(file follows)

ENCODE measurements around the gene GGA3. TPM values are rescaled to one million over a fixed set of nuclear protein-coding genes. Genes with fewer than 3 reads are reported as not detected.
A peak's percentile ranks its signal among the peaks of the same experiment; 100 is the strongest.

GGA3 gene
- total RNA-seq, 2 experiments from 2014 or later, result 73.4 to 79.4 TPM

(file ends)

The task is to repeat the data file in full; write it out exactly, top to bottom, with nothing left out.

ENCODE measurements around the gene GGA3. TPM values are rescaled to one million over a fixed set of nuclear protein-coding genes. Genes with fewer than 3 reads are reported as not detected.
A peak's percentile ranks its signal among the peaks of the same experiment; 100 is the strongest.

GGA3 gene
- total RNA-seq, 2 experiments from 2014 or later, result 73.4 to 79.4 TPM